Submitted by Daniel A. Freeman on November 19, 2009 - 10:21am
As part of our ongoing partnership with WebJunction, we’re thrilled to announce the next in our series of Webinars--Integrated Library Systems: Open Source and Customization with Marshall Breeding.
Currently, the focus in the ILS market is on customizability. How much ability does a library’s software give the end-user, their institution and its IT staff when it comes to modifying the ILS to suit their specific needs? When they do have the ability to customize the program, how deep does the customization run? Is it accessible? User friendly? Read More »
Submitted by Daniel A. Freeman on October 5, 2009 - 11:49am
As many of you know, the 2009 LITA Forum took place this past weekend in Salt Lake City, Utah. While we didn't have a physical presence at the conference, modern technology and networking softened this barrier a bit for us. Throughout the week, we'll providing some coverage and highlights from a number of different perspectives. To start things off, we're proud to syndicate some coverage from American Libraries' Sean Fitzpatrick, who covered the weekend like a blanket for Inside Scoop.
Sean started by summarizing the keynote address from Joan Lippincott, Associate Executive Director of the Coalition for Networked Information: Read More »
Submitted by Daniel A. Freeman on September 2, 2009 - 9:32am
We're proud to announce that in collaboration with WebJunction, ALA TechSource will be hosting a Webinar with recent Library Technology Reports author David Lee King. Read More »
Submitted by Daniel A. Freeman on July 10, 2009 - 9:52pm
Annual kicked off today, and at one of Chicago's swankier hotels I took part in a distinctly non-swanky event: Open Gaming Night. In an elegant ballroom at the downtown Hilton, a group of professionals from around the country gathered to kick back, socialize and have some fun. Read More »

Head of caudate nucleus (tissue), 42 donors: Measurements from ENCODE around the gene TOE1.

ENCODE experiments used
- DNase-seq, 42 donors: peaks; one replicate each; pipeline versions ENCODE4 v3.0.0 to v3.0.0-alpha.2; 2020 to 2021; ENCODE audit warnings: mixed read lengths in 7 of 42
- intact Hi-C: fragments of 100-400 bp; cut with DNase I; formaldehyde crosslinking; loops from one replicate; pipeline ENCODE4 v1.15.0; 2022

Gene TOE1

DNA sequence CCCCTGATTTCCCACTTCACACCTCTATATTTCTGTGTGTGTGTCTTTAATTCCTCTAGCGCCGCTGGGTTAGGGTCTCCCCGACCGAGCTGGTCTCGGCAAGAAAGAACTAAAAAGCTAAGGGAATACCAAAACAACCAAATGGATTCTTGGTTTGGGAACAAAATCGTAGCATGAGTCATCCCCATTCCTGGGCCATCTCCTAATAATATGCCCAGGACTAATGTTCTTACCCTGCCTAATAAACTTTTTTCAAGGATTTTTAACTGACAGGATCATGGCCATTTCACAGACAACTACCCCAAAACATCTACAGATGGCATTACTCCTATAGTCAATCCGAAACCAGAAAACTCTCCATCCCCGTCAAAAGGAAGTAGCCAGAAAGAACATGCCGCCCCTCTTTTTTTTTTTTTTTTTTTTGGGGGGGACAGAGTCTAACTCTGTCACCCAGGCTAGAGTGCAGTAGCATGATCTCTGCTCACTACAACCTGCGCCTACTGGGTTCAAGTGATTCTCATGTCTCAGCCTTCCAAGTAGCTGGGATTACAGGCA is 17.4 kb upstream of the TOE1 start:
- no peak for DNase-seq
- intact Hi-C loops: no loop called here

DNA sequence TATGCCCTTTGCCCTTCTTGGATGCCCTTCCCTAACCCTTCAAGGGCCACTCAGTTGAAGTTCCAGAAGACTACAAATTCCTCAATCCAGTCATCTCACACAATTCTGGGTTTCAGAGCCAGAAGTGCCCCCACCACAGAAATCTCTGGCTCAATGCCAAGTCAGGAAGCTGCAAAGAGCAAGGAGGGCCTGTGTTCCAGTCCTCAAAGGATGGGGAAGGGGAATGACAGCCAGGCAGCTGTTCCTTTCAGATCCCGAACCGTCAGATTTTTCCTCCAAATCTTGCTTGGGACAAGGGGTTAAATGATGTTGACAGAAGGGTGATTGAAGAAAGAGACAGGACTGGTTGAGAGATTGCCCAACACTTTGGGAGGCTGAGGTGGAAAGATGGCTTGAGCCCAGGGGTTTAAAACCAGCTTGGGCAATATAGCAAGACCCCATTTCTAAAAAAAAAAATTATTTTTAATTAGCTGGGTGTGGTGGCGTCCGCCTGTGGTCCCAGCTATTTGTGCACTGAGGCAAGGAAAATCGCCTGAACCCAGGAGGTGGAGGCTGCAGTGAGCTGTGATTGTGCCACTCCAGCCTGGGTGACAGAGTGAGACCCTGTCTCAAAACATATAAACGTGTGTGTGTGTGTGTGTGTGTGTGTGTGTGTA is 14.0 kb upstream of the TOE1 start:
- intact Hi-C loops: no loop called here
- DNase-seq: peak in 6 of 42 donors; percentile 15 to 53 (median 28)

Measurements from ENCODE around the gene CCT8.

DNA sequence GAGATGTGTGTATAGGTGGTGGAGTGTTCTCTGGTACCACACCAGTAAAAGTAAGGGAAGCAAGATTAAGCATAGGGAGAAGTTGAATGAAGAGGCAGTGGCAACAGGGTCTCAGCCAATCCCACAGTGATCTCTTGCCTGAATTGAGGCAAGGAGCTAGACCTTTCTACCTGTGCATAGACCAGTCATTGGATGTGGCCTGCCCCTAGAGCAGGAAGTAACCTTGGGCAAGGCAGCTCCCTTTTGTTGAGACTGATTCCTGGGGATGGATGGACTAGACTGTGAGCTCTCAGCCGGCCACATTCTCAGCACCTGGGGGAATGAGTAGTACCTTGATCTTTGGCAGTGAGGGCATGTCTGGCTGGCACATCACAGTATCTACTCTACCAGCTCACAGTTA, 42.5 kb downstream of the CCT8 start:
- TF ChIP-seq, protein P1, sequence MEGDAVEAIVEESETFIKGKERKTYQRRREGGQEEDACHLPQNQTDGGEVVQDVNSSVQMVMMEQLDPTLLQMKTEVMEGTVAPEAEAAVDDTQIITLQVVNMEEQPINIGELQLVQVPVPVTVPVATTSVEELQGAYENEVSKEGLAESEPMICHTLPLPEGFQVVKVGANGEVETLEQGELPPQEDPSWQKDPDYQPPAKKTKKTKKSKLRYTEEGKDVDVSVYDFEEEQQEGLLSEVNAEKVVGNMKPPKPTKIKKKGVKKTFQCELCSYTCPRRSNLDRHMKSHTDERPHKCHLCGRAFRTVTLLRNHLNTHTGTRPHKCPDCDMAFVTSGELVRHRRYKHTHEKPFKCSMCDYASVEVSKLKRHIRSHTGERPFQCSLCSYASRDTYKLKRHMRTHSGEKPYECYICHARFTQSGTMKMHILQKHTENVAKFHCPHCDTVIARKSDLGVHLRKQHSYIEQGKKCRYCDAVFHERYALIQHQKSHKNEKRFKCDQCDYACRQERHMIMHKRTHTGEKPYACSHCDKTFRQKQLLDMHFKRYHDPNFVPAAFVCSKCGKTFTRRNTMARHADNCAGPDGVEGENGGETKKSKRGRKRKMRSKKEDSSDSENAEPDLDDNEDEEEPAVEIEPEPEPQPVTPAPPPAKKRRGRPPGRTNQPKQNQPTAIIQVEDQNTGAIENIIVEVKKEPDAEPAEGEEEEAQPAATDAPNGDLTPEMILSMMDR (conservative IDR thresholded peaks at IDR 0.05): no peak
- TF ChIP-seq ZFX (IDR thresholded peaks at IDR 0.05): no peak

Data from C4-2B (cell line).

Submitted by Daniel A. Freeman on July 2, 2009 - 8:54am
Annual is just around the corner. Our bloggers discuss what they're most looking forward to this year in the Windy City: Read More »
Submitted by Daniel A. Freeman on June 8, 2009 - 1:55pm
Char Booth is a Library Journal Mover and Shaker and one of ALA's Emerging Leaders, and is a voice of growing prominence in the Library Technology community. As the E-Learning Librarian at UC Berkeley, Char works at a unique intersection of technology, advocacy, public service, and education. Char blogs at info-mational and will be the author of an issue of Library Technology Reports in 2010.
Char recently authored Informing Innovation: Tracking Student Interest in Emerging Library Technologies at Ohio University (A Research Report), which examines one institution's attempt to modify its own technological and organizational makeup by better understanding its local users. Char places the story in the context of a thorough qualitative and quantitative analysis of academic library usage and technology patterns.
I had a chance to talk with Char about her work and the changes she sees coming in our libraries. Read More »
Submitted by Daniel A. Freeman on June 4, 2009 - 3:56pm